Now that the elections are merely days away, you have already read up on what you should know about GE15. You’ve also probably checked on your voting centre for 19 November. You may even be so excited that you’re preparing your outfit for the day. But wait…do you have to follow a certain dress code? As with every election, there are many rumours swirling around as to what voters can and cannot do. We’ve personally received several messages on Whatsapp about this ––– and some are simply absurd and should be taken with heaps of salt.

Here, we share some of the information we’ve received and whether they’re true or false:

No Shorts or Slippers: False

Due to our hot weather, some Malaysians are used to carrying out our daily routines dressed casually in slippers and shorts. This message claims that you can’t wear shorts and slippers to polling centres.

etika berpakaian

According to the EC, this is untrue. While we should all make sure we are modestly dressed ––– you can basically dress as you like. Just make sure your outfit doesn’t have the following according to Section 26(1)(g) of the Election Offences Act of 1954 (Act 5):

You Have to Strictly Follow Your Voting Time: False

The official voting time this year is from 8.00am to 6.00pm in Peninsular Malaysia, while it is from 7.30am to 5.30pm in Sabah and Sarawak.

Due to the Covid-19 pandemic, you may have noticed the additional section on your suggested voting hours to spread out the crowd. Some people seem to have taken this to mean that it is compulsory. But take note that this is just a suggestion, folks! If you can’t make it during the suggested time, it’s perfectly all right to show up at the polling centres during the official timings.

It is Mandatory for You to Sanitise Your Hands After You Vote: False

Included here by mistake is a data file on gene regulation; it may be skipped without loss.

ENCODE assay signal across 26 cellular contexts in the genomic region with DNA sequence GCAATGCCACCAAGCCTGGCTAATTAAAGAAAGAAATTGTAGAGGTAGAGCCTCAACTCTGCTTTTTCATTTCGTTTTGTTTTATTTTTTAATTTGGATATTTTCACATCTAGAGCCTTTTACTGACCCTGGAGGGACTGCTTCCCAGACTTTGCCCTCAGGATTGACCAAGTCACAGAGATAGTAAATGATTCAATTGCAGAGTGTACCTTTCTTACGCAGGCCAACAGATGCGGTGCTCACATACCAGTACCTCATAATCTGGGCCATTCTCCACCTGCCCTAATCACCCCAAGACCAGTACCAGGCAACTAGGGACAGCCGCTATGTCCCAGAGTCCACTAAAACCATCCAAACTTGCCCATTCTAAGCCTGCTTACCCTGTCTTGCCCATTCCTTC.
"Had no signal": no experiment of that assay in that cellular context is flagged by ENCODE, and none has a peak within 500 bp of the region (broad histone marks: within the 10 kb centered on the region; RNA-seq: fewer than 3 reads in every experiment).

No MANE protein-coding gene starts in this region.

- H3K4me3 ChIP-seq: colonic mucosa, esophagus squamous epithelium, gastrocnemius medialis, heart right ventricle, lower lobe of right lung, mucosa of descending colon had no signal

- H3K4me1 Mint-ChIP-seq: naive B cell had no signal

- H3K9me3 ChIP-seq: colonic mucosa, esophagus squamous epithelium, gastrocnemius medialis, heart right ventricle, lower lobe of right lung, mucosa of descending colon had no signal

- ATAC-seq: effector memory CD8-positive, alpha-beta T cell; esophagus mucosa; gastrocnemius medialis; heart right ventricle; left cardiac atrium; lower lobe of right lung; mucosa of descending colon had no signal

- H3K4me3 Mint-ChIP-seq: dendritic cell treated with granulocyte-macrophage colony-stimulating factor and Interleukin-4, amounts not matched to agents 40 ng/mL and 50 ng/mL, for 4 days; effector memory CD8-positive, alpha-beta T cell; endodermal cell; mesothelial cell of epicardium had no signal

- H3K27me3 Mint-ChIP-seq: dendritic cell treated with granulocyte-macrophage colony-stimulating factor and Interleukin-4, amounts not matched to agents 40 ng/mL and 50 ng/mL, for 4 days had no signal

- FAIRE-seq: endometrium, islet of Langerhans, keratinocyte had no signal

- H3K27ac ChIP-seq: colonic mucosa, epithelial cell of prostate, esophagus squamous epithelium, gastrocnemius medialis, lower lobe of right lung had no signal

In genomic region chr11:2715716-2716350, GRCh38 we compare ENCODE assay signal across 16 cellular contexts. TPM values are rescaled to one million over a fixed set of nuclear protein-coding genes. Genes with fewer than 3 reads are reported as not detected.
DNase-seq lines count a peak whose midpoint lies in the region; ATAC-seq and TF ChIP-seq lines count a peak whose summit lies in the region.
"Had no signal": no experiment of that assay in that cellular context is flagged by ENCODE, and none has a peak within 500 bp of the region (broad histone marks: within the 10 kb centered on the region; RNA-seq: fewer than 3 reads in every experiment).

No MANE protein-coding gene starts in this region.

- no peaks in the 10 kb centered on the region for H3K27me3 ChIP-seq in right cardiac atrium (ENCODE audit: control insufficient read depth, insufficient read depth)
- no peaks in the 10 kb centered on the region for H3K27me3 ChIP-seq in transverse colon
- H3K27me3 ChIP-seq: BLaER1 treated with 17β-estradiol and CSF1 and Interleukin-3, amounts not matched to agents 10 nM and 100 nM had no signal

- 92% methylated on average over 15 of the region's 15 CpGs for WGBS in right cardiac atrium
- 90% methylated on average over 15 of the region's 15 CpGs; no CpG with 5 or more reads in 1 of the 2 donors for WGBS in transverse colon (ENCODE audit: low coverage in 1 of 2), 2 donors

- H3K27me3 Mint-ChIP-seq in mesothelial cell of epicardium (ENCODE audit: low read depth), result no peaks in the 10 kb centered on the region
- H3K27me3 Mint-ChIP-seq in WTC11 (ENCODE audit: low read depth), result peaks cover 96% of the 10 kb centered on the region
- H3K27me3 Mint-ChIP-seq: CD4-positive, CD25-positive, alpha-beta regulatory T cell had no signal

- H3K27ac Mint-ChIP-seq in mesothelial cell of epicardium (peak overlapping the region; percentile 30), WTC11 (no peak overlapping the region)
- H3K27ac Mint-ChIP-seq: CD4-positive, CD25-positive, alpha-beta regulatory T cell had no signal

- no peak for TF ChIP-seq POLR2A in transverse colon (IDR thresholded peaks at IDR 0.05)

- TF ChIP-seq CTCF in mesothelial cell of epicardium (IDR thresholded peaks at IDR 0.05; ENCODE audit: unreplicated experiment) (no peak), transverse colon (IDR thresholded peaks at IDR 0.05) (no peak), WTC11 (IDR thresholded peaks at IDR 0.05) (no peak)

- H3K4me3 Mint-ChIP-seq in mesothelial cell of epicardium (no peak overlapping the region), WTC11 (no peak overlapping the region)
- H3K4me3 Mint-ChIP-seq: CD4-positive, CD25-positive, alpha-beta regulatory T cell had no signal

Another message that has been making its rounds is that the EC will ask you to sanitise your hands after you’ve dipped your finger in the ink ––– an apparent requirement from KKM. The EC has made a statement on its website that this is yet another false viral message as this is not compulsory.

You Can Still Vote if You’ve Lost Your MyKad: True

If you have lost your MyKad, or if it’s unreadable, don’t fret, you can still vote as there are other documents that you can use to prove your identity. However, these must be legal documents issued by a government agency such as your driving license, passport, etc.

You Must Surrender Your Phone Before Voting: True

Certain sources have spread the news that voters are not allowed to bring their mobile phones to polling centres. While this is NOT TRUE, a new requirement has been introduced for GE15, according to an infographic by the Election Commission.

You will have to surrender your phone at the table of the Head of the Polling Station. After you mark and cast your vote, you will be allowed to collect your phone back from the Head of the Polling Station.

Image credit:, @haiqal_yb_official, @padangbolasepak